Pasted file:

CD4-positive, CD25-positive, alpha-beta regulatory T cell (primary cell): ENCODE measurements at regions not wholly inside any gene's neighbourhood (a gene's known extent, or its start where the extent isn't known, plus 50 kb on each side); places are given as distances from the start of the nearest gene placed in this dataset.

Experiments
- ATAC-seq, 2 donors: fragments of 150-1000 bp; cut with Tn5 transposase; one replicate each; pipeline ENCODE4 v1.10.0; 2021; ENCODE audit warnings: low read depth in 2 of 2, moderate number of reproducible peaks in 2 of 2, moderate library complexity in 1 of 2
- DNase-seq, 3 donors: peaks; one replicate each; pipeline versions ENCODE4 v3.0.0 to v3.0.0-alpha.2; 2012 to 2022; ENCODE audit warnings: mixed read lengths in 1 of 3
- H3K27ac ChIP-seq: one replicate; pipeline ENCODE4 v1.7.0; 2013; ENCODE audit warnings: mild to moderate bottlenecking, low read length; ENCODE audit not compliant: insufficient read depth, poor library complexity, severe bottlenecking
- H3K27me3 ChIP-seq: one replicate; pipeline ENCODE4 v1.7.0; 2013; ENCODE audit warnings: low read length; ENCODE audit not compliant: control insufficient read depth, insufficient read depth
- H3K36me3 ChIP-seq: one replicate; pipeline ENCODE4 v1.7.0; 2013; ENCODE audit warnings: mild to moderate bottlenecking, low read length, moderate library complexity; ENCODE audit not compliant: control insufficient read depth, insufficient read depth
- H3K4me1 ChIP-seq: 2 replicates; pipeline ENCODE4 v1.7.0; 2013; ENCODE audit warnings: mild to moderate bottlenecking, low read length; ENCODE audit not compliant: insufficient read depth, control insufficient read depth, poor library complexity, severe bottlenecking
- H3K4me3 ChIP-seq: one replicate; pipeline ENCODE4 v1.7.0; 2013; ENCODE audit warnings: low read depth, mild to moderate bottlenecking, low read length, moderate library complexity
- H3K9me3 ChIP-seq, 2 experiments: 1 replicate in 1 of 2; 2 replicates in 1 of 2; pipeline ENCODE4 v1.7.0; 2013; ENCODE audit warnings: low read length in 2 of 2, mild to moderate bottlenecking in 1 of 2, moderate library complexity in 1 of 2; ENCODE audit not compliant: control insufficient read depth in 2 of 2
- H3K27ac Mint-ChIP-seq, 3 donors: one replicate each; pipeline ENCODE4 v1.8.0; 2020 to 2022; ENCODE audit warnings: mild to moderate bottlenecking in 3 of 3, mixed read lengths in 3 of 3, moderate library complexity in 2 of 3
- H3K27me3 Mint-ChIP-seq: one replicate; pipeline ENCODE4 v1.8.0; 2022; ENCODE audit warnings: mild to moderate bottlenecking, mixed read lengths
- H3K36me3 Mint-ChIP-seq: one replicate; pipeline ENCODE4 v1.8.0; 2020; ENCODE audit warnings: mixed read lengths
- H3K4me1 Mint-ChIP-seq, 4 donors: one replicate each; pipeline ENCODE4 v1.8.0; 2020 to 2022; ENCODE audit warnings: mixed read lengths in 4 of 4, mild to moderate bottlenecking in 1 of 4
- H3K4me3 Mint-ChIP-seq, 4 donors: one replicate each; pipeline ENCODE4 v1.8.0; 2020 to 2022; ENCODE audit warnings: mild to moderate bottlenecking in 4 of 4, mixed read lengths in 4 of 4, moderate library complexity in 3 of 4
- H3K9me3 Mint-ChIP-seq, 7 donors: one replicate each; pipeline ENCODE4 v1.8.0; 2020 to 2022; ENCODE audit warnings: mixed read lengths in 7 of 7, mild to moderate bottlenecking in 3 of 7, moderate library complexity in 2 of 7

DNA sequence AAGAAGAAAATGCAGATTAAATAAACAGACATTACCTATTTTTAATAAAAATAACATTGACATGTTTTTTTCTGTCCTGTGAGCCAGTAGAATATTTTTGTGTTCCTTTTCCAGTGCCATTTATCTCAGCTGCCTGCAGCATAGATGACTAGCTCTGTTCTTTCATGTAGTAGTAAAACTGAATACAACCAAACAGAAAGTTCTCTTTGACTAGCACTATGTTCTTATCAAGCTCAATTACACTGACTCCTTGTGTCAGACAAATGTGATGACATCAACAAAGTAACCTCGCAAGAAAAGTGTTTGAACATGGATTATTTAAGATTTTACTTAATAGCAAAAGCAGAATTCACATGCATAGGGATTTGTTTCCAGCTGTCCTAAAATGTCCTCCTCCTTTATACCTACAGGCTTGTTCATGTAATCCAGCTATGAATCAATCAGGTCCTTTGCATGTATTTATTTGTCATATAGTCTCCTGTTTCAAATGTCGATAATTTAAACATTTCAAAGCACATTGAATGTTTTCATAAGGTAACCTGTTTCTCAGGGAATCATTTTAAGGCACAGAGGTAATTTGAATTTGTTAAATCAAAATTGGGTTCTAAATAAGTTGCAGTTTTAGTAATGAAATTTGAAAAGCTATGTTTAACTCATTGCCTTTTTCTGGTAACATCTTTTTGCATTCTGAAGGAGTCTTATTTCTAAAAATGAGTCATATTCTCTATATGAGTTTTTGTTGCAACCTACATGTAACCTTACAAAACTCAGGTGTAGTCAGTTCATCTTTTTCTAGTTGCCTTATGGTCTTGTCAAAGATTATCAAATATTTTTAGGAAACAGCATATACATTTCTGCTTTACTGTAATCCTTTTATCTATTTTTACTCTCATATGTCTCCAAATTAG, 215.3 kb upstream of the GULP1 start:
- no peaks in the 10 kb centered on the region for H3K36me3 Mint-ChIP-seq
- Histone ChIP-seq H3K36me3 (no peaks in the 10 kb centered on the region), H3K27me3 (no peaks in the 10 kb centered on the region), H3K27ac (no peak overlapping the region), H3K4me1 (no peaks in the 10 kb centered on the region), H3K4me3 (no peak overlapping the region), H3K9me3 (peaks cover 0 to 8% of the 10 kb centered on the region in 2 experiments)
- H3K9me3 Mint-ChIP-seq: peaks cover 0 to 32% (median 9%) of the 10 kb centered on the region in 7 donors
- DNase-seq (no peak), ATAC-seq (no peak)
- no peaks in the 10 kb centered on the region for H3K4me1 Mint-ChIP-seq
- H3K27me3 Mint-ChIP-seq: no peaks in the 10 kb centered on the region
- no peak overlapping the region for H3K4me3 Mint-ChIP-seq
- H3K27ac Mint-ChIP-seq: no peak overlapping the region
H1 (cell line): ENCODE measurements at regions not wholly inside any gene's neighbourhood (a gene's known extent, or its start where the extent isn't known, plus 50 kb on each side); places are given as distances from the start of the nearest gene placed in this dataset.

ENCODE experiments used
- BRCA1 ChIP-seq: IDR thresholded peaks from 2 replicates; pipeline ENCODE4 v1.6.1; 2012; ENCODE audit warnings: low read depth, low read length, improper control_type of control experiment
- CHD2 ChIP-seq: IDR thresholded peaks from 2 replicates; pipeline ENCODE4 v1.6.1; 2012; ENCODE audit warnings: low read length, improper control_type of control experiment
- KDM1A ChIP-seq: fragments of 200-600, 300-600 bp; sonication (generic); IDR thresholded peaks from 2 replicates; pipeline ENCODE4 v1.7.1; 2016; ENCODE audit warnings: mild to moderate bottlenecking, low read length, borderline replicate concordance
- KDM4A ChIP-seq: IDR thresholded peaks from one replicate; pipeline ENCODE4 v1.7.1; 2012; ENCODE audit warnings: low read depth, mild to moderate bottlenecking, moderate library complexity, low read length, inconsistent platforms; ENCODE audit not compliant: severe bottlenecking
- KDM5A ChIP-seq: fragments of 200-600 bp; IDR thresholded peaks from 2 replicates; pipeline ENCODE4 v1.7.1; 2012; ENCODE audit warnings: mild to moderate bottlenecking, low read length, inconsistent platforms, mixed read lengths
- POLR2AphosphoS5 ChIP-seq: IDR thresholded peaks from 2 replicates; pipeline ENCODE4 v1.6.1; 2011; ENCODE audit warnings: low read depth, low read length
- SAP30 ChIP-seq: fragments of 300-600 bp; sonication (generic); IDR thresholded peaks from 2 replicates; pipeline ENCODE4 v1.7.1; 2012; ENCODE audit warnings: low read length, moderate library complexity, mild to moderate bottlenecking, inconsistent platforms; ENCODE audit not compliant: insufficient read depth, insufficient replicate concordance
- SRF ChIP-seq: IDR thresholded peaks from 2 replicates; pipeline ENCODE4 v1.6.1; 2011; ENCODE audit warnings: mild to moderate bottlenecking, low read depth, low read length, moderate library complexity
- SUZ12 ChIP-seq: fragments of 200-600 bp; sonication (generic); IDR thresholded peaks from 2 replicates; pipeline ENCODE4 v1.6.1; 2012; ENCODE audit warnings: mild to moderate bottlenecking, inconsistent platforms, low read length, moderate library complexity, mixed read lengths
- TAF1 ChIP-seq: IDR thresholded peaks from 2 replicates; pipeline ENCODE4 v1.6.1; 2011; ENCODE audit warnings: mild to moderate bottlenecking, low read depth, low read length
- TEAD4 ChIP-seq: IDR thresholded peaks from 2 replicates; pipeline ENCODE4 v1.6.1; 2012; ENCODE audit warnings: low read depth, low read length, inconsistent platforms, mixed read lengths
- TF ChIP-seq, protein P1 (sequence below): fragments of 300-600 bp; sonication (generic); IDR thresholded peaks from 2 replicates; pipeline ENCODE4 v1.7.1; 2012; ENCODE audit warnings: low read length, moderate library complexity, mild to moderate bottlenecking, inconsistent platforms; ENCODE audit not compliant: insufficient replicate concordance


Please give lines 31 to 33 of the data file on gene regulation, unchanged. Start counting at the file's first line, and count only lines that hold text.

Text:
- KDM4A ChIP-seq: IDR thresholded peaks from one replicate; pipeline ENCODE4 v1.7.1; 2012; ENCODE audit warnings: low read depth, mild to moderate bottlenecking, moderate library complexity, low read length, inconsistent platforms; ENCODE audit not compliant: severe bottlenecking
- KDM5A ChIP-seq: fragments of 200-600 bp; IDR thresholded peaks from 2 replicates; pipeline ENCODE4 v1.7.1; 2012; ENCODE audit warnings: mild to moderate bottlenecking, low read length, inconsistent platforms, mixed read lengths
- POLR2AphosphoS5 ChIP-seq: IDR thresholded peaks from 2 replicates; pipeline ENCODE4 v1.6.1; 2011; ENCODE audit warnings: low read depth, low read length